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Once upon a time, you thought you were in love. You could swear you heard violins when you met him. Your heart pounded and your palms got sweaty. Totally twitterpated, you couldn’t think about anything but him, all day, all the time.
And then you fought, he left, you cried, and you wondered why love is a complicated mess. Or, as in the new book The Hardest Thing by James Lear, why does it have to be so deadly difficult?
He was angry, but not altogether surprised.
Dan Stagg, former major in the U.S. Marine Corps, former bouncer at an East Side club, former soldier in Iraq, was once more unemployed. He couldn’t control his temper again, and it led to a bar fight, but nobody called Stagg a “faggot.”
Gay, yes. Queer, maybe…but not that.
Guys like Stagg, however—guys with nothing to lose, who know how to get things done—don’t stay unemployed for long. Two days after the fight, a movie-star-looking man showed up at Stagg’s door, and made him quite an appealing offer.
A very wealthy individual who had “enemies” wanted Stagg to act as bodyguard to his secretary by taking the young man away, out of town and out of danger. There was a considerable amount of money involved for the service, and absolute secrecy was of the utmost importance. But when introduced to the kid, Stagg immediately knew two things: Stirling McMahon was a spoiled brat, and there was never any dictation involved for this “secretary.”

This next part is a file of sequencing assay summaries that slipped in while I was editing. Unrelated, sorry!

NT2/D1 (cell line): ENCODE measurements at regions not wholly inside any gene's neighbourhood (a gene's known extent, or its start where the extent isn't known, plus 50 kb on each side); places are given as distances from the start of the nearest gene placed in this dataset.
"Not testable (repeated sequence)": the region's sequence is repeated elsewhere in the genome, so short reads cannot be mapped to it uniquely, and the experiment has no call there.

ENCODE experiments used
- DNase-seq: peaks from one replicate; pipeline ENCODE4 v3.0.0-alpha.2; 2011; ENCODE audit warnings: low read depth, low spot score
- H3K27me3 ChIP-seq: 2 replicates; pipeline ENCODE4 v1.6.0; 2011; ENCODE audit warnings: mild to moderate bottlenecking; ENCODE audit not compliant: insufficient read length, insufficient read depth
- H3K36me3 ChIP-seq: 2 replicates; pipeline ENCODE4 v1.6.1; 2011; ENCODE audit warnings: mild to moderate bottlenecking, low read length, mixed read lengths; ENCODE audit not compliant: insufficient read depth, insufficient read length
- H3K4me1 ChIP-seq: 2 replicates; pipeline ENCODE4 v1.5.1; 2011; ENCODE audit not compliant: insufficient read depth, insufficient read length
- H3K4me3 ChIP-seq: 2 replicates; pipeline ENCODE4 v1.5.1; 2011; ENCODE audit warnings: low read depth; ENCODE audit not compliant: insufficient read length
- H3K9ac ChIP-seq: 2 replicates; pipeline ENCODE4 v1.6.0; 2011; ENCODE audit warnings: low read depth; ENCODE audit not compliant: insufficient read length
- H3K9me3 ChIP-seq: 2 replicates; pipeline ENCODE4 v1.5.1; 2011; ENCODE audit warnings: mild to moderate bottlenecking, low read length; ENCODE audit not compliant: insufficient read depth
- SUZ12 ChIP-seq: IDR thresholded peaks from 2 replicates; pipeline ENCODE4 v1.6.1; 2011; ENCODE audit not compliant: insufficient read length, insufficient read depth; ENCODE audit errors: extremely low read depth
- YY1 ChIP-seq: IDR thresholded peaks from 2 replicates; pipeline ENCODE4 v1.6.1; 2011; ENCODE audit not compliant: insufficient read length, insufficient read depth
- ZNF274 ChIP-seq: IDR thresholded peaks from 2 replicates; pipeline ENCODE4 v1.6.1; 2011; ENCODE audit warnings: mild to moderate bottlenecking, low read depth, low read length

Still, a job was a job, and Stagg intended to do what he’d been hired to do. He never intended, however, to sleep with McMahon, but he couldn’t resist. McMahon, who finally admitted that his name was really Jody Miller, was a delicious little thing with an equally delicious behind.
Stagg knew he was old enough to be Jody’s dad. He knew that professionalism was key in this whole job. He knew that there was danger, that somebody wanted Miller dead, that his life was on the line, and that he shouldn’t take risks.
He knew that he was falling in love with Jody Miller…
On its own, The Hardest Thing is a first-class mystery-thriller.
Major Dan Stagg is a hard-bitten character with a strong sense of duty and an even stronger sense of sarcasm that very much appealed to me. I could’ve read another two hundred pages with Stagg in them.
But then author James Lear gives his readers excitement of a different sort: in between the mystery plot, you’ll find lengthy passes of erotica that give Stagg another level of personality and that give readers a little steam to read. What’s nice is that the explicit sex in here isn’t gratuitous; it fits with the plot and with the character, which is a pleasant surprise in many ways.
This might make a nice change-of-pace for erotica fans and mystery lovers alike, so if you want a book that packs heat, grab this one. The Hardest Thing shouldn’t be hard to find.
The Hardest Thing
by James Lear
2013, Cleis Press (cleispress.com)
264 pages, $15.95/$19.95 Canada
Terri Schlichenmeyer has been reading since she was three years old, and she lives on a hill in Wisconsin with two dogs and 11,000 books.